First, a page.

I e-mailed one student's father, e-mailed the Hmong liason for another student, and called and left a message for another student's parents. These are the kids who have failed recent quizzes and have made it obvious that they're not doing the work. One student keeps coming up to me and saying, "I haven't read past chapter one. What do you want me to do with this assignment?" It happens at least twice in a class period, and often he'll come up to me some more and ask further questions... asking me if what he's doing on an assignment is correct, when he wouldn't have to ask that question if only he would just read the book. He seems like a nice enough person, but I've really gotten fed up with using up all of this time trying to help him figure out his priorities (finish your vocabulary sentences today because they're due, then just read because you won't be able to do the assignment until you have read the book). I even offered to lend him the tapes of the book so he could listen to it instead of having to read it. Anyway, his parents were called. I e-mailed another parent; Amy had the student last trimester, and she said his father gets involved, so it's better to contact him now. This student JMH, told me, after announcing the quiz after spring break, that there was no way he was going to read that much over break. He failed the reading quiz the next Monday. XH, the one who I contacted the liason for, has failed every quiz and filled in the sentence blanks on the first vocabularly quiz with, "These / are / too / many / words / for / a / one / week / test." This last vocabularly quiz was half as long, in respect to the fact that he was right--there were too many words for a one week quiz--but he left the sentences blank on this last one, and on the reading quiz, he only did the matching and sat in the hall the whole period, so I don't know what he was doing the whole time (Amy popped her head out and saw he was talking to someone, so she spoke to him about that--you're given this time, use it, etc.).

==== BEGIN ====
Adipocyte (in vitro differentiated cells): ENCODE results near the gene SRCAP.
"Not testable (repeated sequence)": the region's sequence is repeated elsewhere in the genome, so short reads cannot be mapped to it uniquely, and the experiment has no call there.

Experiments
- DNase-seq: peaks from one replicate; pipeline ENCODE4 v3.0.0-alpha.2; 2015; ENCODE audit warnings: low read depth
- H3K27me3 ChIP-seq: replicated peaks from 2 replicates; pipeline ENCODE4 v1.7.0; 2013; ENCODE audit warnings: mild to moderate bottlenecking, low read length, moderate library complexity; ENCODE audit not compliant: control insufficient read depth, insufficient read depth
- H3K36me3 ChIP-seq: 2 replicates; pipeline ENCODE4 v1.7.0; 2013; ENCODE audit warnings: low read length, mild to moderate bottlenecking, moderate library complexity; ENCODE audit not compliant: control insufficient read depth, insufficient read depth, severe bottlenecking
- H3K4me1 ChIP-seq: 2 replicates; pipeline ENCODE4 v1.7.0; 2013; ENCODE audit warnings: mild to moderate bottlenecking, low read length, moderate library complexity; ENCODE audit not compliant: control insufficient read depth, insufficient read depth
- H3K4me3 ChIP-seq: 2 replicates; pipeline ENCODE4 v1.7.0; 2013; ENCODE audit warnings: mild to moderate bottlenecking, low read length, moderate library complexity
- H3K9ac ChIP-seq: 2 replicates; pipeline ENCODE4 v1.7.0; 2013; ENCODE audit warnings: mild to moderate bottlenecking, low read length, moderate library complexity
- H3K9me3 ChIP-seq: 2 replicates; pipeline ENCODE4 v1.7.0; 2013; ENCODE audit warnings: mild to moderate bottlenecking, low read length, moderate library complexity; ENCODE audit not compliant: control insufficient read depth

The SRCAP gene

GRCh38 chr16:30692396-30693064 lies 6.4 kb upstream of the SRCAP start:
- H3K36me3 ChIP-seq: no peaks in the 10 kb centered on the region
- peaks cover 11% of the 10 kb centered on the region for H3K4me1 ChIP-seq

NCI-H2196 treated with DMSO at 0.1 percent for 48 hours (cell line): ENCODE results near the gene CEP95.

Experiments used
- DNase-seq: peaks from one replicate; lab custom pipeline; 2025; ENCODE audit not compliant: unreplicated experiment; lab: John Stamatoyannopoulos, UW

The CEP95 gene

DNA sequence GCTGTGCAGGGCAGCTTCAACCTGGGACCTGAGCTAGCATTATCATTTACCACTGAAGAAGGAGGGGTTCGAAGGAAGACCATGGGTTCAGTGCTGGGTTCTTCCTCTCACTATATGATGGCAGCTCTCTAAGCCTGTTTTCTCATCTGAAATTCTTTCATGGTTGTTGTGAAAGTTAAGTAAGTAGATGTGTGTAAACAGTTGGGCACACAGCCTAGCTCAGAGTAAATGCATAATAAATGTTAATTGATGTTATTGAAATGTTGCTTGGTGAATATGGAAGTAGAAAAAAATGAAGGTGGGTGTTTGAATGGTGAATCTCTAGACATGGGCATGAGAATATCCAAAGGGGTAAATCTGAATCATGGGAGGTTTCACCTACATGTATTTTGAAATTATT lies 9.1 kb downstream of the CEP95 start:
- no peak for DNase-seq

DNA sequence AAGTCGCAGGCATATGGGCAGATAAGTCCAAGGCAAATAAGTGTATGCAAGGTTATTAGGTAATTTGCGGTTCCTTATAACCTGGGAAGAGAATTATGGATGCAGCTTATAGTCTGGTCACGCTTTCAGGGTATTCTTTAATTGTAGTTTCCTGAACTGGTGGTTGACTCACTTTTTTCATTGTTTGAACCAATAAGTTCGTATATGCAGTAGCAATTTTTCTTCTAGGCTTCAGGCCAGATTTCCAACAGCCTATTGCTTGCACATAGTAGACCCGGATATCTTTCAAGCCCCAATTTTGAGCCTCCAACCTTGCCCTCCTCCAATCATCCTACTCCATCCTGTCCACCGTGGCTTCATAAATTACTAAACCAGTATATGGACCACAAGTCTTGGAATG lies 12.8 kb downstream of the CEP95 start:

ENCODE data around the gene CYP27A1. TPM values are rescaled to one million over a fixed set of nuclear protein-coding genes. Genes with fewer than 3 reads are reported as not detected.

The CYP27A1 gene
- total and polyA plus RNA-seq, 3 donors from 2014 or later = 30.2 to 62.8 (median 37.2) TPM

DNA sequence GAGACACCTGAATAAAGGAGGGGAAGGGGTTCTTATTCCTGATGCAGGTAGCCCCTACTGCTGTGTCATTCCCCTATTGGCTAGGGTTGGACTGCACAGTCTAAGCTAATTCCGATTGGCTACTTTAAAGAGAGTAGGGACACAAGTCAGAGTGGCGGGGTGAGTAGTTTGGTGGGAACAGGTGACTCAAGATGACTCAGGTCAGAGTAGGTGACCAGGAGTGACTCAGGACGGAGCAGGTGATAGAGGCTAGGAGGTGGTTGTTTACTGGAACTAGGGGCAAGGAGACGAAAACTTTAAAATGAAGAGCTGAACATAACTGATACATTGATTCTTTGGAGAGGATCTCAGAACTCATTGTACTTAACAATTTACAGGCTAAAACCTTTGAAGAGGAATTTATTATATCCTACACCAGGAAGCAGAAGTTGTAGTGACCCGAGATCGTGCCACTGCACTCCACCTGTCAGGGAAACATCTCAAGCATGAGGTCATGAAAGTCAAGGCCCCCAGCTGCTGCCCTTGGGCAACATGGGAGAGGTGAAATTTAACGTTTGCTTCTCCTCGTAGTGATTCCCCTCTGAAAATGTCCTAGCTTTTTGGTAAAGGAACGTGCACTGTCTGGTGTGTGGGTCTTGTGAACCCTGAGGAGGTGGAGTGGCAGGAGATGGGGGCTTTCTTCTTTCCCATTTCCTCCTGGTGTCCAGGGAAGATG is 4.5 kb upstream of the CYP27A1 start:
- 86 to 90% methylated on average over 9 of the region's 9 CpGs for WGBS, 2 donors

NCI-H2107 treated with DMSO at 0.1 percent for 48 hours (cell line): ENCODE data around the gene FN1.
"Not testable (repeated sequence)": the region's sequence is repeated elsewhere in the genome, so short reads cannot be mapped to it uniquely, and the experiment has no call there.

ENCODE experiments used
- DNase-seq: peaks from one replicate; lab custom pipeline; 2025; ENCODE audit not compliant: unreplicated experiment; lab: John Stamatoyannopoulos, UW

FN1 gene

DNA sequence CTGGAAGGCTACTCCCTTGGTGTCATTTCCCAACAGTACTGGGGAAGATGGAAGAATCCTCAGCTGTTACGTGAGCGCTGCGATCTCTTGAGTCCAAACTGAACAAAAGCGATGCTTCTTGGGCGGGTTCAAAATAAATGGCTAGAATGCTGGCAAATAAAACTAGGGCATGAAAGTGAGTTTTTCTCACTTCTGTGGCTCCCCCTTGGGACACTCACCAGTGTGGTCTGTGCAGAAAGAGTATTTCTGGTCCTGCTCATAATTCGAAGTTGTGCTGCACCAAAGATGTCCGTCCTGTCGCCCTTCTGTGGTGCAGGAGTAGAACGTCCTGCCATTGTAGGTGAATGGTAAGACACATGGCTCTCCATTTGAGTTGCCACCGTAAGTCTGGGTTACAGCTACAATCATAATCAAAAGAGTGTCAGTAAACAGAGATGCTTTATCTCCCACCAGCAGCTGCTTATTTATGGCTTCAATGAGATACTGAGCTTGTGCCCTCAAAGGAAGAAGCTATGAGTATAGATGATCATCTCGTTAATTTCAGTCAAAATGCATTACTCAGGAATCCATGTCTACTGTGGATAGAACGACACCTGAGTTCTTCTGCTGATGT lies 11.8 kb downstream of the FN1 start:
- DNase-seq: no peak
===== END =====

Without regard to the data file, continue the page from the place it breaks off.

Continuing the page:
There are three more whose parents I may or may not contact depending on how class goes on Monday. I have a new seating chart, which I look forward to giving... I also re-did the Journalism seating chart, but not to keep trouble makers apart. Instead, I assigned them to sit with their newsgroups, but I am not going to be strict about where they sit. And I'll let the English 10's know that--we are really going to stick with this seating chart (or I will mark you absent), and I might let them pick their own later if they prove that they can behave. So far, they haven't. One kid, JM, continually chats with this group of girls, and he and his desk toppled over today because he was leaning so far. He was OK, but his ego was probably a little bruised. He looked kind of sheepish. And I think he wants to behave, but some of those girls get off track so easily and distract those around them. I've moved the especially difficult one to the front of the room. KK. Oy.